Add like
Add dislike
Add to saved papers

LARCs as first-line contraception - What can general practitioners advise young women?

BACKGROUND: The use of long-acting reversible contraceptives (LARCs) is globally accepted as a strategy that is successful in decreasing rates of unintended pregnancy, especially in very young women. Currently, Australia has very low uptake rates of LARC.

OBJECTIVE: The aim of this paper is to explore the latest information on using LARCs as first-line contraception in young women.

DISCUSSION: Low uptake of LARCs may be related to Australia's prevailing cultural norm of oral contraception, and practitioner and patient misperceptions of the safety and efficacy of LARC, which have been dispelled in recent years. LARCs are widely recommended by professional bodies and the World Health Organization (WHO) as first-line contraception for young women as they are safe, effective and reversible. Young women should be offered the choice of a LARC as part of a fully informed decision for their first form of contraception.

Full text links

We have located links that may give you full text access.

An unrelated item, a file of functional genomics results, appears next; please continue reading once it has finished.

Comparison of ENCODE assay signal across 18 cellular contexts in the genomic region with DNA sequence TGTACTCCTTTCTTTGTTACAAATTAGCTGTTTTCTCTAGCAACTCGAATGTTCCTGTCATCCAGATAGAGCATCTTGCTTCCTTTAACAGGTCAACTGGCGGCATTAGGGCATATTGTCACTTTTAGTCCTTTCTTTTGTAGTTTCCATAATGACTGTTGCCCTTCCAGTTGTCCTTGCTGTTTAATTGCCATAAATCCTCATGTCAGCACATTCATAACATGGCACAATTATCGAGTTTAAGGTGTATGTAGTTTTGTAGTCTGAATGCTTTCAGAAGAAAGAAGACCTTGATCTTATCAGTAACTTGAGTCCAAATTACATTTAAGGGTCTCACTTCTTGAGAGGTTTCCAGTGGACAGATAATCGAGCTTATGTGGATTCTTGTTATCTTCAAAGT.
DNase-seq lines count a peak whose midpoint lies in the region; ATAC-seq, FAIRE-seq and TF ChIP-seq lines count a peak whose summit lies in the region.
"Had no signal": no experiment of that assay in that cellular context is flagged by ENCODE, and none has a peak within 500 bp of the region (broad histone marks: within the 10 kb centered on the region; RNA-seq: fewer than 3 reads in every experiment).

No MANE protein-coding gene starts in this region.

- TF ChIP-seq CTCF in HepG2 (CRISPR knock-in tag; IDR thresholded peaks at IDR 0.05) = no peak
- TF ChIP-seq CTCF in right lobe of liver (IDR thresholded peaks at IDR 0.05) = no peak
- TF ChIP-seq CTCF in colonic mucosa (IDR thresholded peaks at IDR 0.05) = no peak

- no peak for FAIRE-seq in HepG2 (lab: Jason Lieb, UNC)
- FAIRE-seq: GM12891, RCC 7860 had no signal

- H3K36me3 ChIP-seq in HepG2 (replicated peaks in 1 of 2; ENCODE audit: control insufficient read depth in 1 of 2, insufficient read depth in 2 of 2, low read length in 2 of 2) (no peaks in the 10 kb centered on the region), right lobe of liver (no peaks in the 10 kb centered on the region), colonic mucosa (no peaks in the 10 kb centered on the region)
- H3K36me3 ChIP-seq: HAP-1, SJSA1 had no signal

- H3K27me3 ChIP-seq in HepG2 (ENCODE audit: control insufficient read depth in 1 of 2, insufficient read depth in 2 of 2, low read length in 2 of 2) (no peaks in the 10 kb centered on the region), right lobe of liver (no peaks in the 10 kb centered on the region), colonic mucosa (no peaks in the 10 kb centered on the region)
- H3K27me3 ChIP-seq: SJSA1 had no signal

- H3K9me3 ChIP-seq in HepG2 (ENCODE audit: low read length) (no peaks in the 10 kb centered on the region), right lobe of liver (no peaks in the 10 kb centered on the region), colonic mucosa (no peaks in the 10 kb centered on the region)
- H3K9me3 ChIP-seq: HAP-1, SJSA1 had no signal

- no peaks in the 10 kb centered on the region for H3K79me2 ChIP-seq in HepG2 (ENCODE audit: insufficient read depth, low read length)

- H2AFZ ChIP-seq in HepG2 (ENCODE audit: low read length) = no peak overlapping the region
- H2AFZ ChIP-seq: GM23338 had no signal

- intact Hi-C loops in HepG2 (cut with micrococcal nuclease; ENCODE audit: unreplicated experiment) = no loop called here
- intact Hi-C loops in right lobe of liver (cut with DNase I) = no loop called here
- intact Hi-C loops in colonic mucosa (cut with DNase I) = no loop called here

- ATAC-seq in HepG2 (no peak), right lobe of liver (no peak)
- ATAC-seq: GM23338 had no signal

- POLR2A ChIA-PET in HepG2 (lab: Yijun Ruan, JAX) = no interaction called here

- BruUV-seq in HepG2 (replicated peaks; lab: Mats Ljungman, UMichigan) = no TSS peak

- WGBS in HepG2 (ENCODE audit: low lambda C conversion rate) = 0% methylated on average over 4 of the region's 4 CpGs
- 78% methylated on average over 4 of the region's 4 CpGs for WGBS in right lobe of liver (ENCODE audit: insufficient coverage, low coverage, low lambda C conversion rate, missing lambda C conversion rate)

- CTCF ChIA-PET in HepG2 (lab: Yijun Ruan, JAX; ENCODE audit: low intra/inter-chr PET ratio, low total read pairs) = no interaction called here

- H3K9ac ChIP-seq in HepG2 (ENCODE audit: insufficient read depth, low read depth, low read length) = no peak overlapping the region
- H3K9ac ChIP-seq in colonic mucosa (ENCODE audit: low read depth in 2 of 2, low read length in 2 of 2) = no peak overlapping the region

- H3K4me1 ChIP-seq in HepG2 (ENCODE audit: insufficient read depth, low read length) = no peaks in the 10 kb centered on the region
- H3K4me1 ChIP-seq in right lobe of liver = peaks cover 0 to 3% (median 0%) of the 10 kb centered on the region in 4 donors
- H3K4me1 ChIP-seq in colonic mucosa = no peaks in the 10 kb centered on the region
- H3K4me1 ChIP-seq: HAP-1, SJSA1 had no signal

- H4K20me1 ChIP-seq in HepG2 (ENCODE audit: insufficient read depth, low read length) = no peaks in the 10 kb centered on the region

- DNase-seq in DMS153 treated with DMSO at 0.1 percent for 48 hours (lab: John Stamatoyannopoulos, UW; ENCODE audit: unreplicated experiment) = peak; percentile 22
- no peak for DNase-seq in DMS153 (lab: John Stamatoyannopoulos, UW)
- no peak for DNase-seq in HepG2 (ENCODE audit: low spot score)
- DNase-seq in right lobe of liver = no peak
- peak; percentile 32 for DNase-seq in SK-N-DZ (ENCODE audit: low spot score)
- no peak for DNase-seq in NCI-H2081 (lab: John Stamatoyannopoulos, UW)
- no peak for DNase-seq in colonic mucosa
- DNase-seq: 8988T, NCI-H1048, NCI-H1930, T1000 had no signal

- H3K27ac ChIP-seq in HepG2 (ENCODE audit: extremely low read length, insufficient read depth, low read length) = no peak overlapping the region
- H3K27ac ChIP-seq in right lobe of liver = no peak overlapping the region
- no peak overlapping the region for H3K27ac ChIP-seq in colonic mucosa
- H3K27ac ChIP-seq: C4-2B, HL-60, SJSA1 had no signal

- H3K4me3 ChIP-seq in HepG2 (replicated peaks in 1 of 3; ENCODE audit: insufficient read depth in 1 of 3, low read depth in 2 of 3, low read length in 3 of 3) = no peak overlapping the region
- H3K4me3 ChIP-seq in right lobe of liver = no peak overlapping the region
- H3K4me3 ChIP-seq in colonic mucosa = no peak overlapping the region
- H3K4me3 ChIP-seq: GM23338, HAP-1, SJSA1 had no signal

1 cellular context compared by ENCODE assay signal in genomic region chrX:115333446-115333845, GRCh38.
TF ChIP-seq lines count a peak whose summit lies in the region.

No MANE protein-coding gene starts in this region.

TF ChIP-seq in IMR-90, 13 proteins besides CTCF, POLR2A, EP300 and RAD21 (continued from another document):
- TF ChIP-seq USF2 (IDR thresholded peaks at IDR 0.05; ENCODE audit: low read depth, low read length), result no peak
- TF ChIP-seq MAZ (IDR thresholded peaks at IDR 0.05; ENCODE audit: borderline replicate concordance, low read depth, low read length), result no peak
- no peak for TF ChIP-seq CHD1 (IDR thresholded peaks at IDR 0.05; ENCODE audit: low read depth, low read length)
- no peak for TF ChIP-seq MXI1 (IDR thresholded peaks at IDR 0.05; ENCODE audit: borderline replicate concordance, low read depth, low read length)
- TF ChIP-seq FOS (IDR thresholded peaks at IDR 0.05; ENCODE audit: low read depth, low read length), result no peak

Can't access the paper?
Try logging in through your university/institutional subscription. For a smoother one-click institutional access experience, please use our mobile app.

Related Resources

For the best experience, use the Read mobile app

Mobile app image

Get seemless 1-tap access through your institution/university

For the best experience, use the Read mobile app

All material on this website is protected by copyright, Copyright © 1994-2024 by WebMD LLC.
This website also contains material copyrighted by 3rd parties.

By using this service, you agree to our terms of use and privacy policy.

Your Privacy Choices Toggle icon

You can now claim free CME credits for this literature searchClaim now

Get seemless 1-tap access through your institution/university

For the best experience, use the Read mobile app